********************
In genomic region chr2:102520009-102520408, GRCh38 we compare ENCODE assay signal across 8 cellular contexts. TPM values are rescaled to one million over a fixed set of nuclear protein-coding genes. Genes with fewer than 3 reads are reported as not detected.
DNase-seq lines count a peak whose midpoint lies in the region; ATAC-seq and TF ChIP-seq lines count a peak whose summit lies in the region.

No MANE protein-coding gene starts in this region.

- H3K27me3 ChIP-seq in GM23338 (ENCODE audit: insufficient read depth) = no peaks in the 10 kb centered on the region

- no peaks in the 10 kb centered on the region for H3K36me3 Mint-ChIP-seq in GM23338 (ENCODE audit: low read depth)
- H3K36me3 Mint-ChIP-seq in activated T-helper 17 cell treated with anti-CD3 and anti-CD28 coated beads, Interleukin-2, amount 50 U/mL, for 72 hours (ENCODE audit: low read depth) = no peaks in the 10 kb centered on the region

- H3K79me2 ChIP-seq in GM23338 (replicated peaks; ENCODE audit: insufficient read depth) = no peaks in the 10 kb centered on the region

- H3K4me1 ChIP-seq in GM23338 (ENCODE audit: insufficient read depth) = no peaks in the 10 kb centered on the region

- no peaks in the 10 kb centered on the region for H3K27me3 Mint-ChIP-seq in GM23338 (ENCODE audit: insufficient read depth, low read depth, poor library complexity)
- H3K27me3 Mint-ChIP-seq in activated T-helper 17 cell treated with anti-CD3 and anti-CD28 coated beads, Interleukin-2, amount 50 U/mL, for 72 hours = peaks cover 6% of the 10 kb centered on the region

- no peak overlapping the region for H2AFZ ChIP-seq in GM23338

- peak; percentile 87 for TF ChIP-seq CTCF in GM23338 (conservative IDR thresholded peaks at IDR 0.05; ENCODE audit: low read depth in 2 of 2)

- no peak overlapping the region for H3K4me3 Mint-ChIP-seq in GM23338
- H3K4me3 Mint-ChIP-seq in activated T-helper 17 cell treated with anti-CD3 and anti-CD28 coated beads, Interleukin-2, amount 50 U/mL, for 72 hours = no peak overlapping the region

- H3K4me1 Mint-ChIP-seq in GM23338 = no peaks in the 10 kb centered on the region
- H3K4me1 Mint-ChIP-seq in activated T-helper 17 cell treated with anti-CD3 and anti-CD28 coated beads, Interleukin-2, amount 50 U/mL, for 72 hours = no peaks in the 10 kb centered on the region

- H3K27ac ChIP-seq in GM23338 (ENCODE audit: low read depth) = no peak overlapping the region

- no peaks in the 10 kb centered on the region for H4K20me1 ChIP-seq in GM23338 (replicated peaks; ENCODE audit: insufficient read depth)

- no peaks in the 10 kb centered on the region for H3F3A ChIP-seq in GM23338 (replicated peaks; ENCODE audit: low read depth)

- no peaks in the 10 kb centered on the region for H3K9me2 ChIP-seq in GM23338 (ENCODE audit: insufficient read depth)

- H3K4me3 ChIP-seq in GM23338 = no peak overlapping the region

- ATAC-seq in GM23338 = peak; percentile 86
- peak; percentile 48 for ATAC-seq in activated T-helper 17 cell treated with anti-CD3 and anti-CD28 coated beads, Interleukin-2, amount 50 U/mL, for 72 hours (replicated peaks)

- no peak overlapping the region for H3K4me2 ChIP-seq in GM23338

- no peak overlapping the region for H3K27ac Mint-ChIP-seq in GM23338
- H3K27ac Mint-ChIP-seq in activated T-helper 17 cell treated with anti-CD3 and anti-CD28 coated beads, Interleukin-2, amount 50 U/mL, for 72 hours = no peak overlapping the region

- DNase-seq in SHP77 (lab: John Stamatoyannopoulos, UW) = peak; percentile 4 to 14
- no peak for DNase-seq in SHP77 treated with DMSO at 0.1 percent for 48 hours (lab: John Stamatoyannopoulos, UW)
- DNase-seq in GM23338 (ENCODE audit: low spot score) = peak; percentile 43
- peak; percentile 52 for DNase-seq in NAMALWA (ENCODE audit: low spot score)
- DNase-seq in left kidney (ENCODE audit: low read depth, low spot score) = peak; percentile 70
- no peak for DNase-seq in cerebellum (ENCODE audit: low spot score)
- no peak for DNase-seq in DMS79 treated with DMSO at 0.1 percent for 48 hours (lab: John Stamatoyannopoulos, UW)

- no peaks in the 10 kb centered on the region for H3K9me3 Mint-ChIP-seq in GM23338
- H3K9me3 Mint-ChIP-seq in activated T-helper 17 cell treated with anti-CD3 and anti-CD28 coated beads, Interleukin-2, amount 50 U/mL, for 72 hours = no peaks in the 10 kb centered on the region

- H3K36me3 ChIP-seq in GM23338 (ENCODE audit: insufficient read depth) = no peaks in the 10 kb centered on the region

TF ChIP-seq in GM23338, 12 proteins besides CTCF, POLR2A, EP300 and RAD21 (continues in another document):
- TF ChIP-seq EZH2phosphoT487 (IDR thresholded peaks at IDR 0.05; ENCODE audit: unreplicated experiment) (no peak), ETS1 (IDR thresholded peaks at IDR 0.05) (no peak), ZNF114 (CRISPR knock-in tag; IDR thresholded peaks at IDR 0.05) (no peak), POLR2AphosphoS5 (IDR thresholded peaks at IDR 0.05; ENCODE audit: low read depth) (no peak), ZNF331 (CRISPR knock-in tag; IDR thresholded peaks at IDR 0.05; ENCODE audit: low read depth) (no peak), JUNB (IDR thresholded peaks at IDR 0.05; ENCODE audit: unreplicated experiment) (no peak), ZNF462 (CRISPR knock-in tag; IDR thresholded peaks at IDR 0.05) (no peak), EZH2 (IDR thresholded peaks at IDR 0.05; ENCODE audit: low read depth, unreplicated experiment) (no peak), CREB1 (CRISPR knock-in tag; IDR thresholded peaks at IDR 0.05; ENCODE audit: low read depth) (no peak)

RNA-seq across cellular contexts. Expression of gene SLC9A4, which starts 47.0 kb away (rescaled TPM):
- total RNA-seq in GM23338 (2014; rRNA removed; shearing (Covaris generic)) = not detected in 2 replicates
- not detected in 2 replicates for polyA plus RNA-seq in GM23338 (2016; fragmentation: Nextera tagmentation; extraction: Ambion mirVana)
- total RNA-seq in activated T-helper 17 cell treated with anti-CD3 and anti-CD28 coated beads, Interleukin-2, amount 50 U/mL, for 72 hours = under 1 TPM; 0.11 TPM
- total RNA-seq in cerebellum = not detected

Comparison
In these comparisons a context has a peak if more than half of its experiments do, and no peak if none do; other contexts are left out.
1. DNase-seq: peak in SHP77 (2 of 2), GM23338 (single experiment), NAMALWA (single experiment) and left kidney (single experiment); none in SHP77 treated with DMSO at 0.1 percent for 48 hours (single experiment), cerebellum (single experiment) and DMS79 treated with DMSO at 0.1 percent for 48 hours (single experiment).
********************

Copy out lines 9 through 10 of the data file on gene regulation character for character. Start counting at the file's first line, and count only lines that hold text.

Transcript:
- no peaks in the 10 kb centered on the region for H3K27me3 Mint-ChIP-seq in GM23338 (ENCODE audit: insufficient read depth, low read depth, poor library complexity)
- H3K27me3 Mint-ChIP-seq in activated T-helper 17 cell treated with anti-CD3 and anti-CD28 coated beads, Interleukin-2, amount 50 U/mL, for 72 hours = peaks cover 6% of the 10 kb centered on the region